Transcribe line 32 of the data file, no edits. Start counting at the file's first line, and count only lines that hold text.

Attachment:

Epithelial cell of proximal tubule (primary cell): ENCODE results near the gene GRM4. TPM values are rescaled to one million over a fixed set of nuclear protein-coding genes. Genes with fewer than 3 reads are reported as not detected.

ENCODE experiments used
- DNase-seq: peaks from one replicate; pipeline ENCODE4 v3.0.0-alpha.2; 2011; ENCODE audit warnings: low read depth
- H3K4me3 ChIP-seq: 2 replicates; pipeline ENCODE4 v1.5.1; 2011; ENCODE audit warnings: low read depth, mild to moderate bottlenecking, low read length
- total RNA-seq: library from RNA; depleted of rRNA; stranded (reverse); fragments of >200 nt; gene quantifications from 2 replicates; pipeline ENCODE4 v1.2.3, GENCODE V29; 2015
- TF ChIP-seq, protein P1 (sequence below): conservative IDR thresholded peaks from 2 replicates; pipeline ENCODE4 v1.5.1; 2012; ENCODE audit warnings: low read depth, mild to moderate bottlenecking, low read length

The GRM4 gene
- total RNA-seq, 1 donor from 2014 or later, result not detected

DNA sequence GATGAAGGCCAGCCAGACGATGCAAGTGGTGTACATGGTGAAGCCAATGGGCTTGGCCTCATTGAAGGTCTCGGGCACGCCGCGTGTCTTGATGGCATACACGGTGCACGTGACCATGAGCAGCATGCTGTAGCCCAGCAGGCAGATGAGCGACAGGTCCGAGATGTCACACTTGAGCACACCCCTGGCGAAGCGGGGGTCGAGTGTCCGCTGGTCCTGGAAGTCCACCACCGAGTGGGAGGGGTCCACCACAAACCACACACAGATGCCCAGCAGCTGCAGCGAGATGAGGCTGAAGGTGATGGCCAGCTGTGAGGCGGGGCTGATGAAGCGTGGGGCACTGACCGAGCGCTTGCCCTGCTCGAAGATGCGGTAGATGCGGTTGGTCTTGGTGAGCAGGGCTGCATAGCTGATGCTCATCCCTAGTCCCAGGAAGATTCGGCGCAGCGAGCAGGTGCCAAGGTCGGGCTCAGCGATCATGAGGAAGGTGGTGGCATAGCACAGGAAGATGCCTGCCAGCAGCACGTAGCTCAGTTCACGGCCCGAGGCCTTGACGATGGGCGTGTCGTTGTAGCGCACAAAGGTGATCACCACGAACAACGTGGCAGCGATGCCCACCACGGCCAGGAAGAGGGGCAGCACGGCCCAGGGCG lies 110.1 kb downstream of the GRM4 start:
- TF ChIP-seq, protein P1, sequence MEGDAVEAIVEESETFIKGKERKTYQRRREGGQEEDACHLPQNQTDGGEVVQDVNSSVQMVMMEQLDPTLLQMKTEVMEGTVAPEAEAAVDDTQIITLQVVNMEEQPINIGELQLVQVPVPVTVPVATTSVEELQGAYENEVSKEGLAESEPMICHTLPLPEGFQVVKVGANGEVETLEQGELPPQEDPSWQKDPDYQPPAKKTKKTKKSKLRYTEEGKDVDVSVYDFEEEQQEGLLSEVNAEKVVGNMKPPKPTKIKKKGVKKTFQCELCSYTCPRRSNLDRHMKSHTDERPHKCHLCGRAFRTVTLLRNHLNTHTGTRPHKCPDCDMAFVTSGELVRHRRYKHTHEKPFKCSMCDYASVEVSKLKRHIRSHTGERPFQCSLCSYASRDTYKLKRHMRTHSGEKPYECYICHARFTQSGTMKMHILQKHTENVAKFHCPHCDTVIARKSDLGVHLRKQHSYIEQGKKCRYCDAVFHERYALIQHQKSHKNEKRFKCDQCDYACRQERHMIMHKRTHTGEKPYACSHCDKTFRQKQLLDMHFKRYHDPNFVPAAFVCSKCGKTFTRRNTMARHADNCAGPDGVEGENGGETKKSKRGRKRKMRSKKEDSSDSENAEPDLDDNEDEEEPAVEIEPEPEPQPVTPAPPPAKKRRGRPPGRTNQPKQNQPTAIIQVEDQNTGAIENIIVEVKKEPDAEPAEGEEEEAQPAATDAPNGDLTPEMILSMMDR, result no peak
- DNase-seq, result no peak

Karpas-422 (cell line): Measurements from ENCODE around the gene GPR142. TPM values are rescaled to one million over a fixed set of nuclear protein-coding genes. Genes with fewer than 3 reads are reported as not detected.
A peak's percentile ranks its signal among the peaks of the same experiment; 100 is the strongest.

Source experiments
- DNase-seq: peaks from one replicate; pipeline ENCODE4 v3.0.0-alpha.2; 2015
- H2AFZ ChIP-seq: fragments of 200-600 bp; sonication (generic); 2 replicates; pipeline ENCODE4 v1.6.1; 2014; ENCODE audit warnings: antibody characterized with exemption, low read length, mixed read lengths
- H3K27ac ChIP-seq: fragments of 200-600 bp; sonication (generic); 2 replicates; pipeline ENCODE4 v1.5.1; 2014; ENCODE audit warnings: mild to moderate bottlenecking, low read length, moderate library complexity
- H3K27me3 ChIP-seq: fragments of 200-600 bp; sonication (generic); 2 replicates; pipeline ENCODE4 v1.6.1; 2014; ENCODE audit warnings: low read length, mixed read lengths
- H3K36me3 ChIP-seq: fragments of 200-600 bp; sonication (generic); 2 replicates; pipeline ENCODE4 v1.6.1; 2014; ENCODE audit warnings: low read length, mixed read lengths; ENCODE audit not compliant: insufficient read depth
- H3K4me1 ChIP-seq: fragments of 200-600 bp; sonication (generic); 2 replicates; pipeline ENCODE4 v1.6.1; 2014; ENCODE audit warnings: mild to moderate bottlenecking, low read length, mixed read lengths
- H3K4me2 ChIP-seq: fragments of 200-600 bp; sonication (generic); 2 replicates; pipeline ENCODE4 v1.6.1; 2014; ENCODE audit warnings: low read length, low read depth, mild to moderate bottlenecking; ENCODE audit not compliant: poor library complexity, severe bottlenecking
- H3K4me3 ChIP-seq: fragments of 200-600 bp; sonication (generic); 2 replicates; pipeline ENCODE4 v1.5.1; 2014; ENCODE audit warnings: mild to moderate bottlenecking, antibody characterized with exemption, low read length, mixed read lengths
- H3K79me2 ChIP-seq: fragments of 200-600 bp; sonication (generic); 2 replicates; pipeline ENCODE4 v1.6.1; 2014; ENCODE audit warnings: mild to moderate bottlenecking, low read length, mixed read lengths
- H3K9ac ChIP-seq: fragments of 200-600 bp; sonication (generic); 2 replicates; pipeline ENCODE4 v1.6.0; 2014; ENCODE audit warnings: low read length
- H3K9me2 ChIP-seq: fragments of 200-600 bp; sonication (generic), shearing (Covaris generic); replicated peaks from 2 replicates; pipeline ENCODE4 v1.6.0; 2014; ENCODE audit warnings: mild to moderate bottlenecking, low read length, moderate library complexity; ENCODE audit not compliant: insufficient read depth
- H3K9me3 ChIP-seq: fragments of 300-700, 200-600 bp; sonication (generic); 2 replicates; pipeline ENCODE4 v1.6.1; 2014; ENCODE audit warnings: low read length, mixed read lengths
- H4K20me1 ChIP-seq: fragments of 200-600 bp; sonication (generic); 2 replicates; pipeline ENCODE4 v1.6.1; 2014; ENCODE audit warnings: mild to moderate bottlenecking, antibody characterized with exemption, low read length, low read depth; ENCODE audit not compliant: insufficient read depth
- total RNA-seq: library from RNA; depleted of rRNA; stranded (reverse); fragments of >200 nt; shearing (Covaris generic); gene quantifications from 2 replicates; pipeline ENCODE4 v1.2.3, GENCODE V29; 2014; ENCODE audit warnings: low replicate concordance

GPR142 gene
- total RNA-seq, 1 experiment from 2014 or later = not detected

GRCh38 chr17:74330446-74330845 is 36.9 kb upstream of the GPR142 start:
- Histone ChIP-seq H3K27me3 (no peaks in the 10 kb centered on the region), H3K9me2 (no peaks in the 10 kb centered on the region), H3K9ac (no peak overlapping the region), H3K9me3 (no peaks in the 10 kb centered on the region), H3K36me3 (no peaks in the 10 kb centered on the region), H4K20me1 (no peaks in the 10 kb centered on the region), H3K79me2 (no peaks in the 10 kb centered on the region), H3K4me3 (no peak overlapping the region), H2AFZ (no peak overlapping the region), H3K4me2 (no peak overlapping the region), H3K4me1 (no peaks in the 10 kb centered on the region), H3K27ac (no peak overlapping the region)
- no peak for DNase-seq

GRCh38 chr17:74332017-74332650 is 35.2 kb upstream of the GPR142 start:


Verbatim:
- Histone ChIP-seq H3K27me3 (no peaks in the 10 kb centered on the region), H3K9me2 (no peaks in the 10 kb centered on the region), H3K9ac (no peak overlapping the region), H3K9me3 (no peaks in the 10 kb centered on the region), H3K36me3 (no peaks in the 10 kb centered on the region), H4K20me1 (no peaks in the 10 kb centered on the region), H3K79me2 (no peaks in the 10 kb centered on the region), H3K4me3 (no peak overlapping the region), H2AFZ (no peak overlapping the region), H3K4me2 (no peak overlapping the region), H3K4me1 (no peaks in the 10 kb centered on the region), H3K27ac (no peak overlapping the region)